I reimagine the high energy, explosive surprise of the circus from childhood, the euphoric feeling of discovering something first-hand and the uninhibited rush of pure joy felt on the last day of school.
Together, twisted, layered and complicated, these feelings inhabit each song and individual performance of the hypnotizing, highly glittered, bohemian folk punk rock band Bella’s Bartok, of Northampton.
Bella’s Bartok’s six members include: Asher Putnam (lead vocals), Jesse Putnam (accordion, mandolin, guitar, trumpet and vocals), Chris “Fancy” Kerrigan (guitar, clarinet, vocals), Dan Niederhauser (bass and vocals) and Crisco (drums). The group came together in 2008, at the University of Massachusetts after being inspired by fellow musicians, former band members and friends to do their thing.
And the rest is history.
Now Bella’s Bartok travels all over the country performing exuberant shows with the help of ultra-glittered hair, multicolored lights, glow in the dark face paint and smoke – transforming the stuffy idea of a three-piece suit to solidify that they’ll produce an unforgettably fun show with a Balkan feel. The band takes cues from folk music of the region.
The band drew the inspiration for their unusual name from Bela Bartok, the famous Romanian composer born in 1891.
Dan Wolovick, founder of the Canadian live music organization Two Way Monologues, calls their shows, “about as much fun as you can have with your pants on.”
The bands newest, and fifth album, “Changer Yer Life,” was released on March 11, and debuted on March 26, at the CD release at the Pearl Street Nigh Club in Northampton.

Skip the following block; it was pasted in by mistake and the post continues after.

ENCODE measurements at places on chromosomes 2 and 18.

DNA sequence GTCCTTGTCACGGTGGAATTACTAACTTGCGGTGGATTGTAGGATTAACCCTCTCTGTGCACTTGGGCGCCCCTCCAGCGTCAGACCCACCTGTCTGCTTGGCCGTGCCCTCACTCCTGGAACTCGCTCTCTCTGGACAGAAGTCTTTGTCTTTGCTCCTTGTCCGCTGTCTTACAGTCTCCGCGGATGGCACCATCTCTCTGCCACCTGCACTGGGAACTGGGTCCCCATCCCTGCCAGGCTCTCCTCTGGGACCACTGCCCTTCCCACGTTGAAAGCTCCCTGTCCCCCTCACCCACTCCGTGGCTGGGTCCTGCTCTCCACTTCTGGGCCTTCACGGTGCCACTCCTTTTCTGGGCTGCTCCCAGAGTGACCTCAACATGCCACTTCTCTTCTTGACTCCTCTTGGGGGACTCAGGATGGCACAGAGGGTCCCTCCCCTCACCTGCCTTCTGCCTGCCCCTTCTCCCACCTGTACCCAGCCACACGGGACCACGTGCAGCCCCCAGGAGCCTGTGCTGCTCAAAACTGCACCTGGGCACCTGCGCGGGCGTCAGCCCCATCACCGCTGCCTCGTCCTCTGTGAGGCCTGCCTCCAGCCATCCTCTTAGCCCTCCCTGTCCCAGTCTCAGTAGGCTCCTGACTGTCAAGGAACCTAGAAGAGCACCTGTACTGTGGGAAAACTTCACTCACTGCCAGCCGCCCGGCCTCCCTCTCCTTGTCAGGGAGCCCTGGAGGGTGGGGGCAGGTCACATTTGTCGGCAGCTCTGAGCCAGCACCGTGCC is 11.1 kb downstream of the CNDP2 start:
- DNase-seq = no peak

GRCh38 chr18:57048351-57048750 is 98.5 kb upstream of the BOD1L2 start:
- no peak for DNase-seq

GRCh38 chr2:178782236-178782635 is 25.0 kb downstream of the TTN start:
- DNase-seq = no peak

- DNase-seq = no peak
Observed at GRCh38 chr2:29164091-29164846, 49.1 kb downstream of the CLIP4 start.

Their performance paid tribute to both their decidedly bizarre music style, and the Jewish holiday Purim, which typically involves celebratory masquerading, by having a themed concert of their own.
As expected, the venue erupted into a dance floor with fans of all ages, backgrounds and life travels, releasing all inhibitions and simply enjoying the music.
Outside, I noticed one woman proclaim that she planned to take her earrings off once Bella’s Bartok began, in fear that she would lose them while dancing.
“Change Yer Life” was the band’s first self-produced album produced at the Amity House in Amherst thanks to the expertise of band member Chris Kerrigan, who has been working on his recording engineer skills both on Bella’s Bartok’s music and the music of other local artists. Kerrigan seems to be a natural at record producing, showing real talent.
According to the press release, band member Jesse Putnam spoke of the album saying it “contains the songs and sounds as they are meant to be heard; the tunes refined to reflect their individual intentions,” a work that was created in efforts to truly showcase their “pop gold klezmer punk sound.”
“Change Yer Life” is comprised of 14 contagiously emotional songs. When asked over email about the nature of the songwriting, the band said that the songs were written as “a back and forth between all members, as each knows their instruments and how best they should fit in any given piece,” crediting the “kernel of [most] songs” to Asher.
The band’s previous albums include: “Don’t be Yourself,” “We Are Not a Cult,” “These Are Not Our Arms” and “The Bag End March.”
Their single “Ramona,” my favorite from the album, was released early as a prelude to “Change Yer Life.”
On first listen it reminded me of the kind of power ballad one would blast after an upsetting, identity threatening revelation that required a solid reminder of one’s coolness, control and ability to sing in the shower.
As a final consensus, at the risk of incorrectly comparing two genres, the band’s energy reminded me of The 1975, with their own elements of theatrics, strong instrumentals and utter surprise that make them difficult to easily quantify or compare with other groups and genres of music.
Bella’s Bartok is truly one of a kind.
Gina Lopez can be reached at [email protected] and followed on Twitter @gina_lopezz.